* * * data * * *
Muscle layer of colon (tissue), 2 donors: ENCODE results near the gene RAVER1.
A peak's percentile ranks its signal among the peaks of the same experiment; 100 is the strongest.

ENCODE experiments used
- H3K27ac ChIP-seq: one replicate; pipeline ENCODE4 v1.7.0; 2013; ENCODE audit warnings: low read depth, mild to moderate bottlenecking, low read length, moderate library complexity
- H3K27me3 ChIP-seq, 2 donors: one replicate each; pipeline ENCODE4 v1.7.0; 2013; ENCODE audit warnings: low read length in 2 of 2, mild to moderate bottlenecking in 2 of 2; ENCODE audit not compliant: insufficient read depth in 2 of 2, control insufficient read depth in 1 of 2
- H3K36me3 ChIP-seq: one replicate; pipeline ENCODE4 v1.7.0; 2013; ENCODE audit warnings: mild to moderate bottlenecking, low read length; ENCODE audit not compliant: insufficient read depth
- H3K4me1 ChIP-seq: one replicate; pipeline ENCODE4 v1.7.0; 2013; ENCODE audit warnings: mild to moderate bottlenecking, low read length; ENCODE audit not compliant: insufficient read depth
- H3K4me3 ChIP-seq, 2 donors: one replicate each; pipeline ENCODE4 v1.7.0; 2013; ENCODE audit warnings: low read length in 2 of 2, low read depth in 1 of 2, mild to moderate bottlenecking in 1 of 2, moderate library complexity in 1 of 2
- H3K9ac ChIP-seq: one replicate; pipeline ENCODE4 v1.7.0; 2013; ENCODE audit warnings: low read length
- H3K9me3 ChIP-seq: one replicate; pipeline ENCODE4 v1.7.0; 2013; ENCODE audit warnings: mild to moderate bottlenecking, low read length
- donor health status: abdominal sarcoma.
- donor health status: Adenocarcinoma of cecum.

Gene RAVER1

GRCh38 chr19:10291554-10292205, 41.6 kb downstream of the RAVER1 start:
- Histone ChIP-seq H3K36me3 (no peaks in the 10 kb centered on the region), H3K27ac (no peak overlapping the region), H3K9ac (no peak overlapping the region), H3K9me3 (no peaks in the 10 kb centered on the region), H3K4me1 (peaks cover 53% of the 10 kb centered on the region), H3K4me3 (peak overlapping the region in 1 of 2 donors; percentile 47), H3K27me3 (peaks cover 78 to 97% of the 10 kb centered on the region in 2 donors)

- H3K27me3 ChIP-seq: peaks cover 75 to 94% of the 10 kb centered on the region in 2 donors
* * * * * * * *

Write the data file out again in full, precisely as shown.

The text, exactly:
Muscle layer of colon (tissue), 2 donors: ENCODE results near the gene RAVER1.
A peak's percentile ranks its signal among the peaks of the same experiment; 100 is the strongest.

ENCODE experiments used
- H3K27ac ChIP-seq: one replicate; pipeline ENCODE4 v1.7.0; 2013; ENCODE audit warnings: low read depth, mild to moderate bottlenecking, low read length, moderate library complexity
- H3K27me3 ChIP-seq, 2 donors: one replicate each; pipeline ENCODE4 v1.7.0; 2013; ENCODE audit warnings: low read length in 2 of 2, mild to moderate bottlenecking in 2 of 2; ENCODE audit not compliant: insufficient read depth in 2 of 2, control insufficient read depth in 1 of 2
- H3K36me3 ChIP-seq: one replicate; pipeline ENCODE4 v1.7.0; 2013; ENCODE audit warnings: mild to moderate bottlenecking, low read length; ENCODE audit not compliant: insufficient read depth
- H3K4me1 ChIP-seq: one replicate; pipeline ENCODE4 v1.7.0; 2013; ENCODE audit warnings: mild to moderate bottlenecking, low read length; ENCODE audit not compliant: insufficient read depth
- H3K4me3 ChIP-seq, 2 donors: one replicate each; pipeline ENCODE4 v1.7.0; 2013; ENCODE audit warnings: low read length in 2 of 2, low read depth in 1 of 2, mild to moderate bottlenecking in 1 of 2, moderate library complexity in 1 of 2
- H3K9ac ChIP-seq: one replicate; pipeline ENCODE4 v1.7.0; 2013; ENCODE audit warnings: low read length
- H3K9me3 ChIP-seq: one replicate; pipeline ENCODE4 v1.7.0; 2013; ENCODE audit warnings: mild to moderate bottlenecking, low read length
- donor health status: abdominal sarcoma.
- donor health status: Adenocarcinoma of cecum.

Gene RAVER1

GRCh38 chr19:10291554-10292205, 41.6 kb downstream of the RAVER1 start:
- Histone ChIP-seq H3K36me3 (no peaks in the 10 kb centered on the region), H3K27ac (no peak overlapping the region), H3K9ac (no peak overlapping the region), H3K9me3 (no peaks in the 10 kb centered on the region), H3K4me1 (peaks cover 53% of the 10 kb centered on the region), H3K4me3 (peak overlapping the region in 1 of 2 donors; percentile 47), H3K27me3 (peaks cover 78 to 97% of the 10 kb centered on the region in 2 donors)

- H3K27me3 ChIP-seq: peaks cover 75 to 94% of the 10 kb centered on the region in 2 donors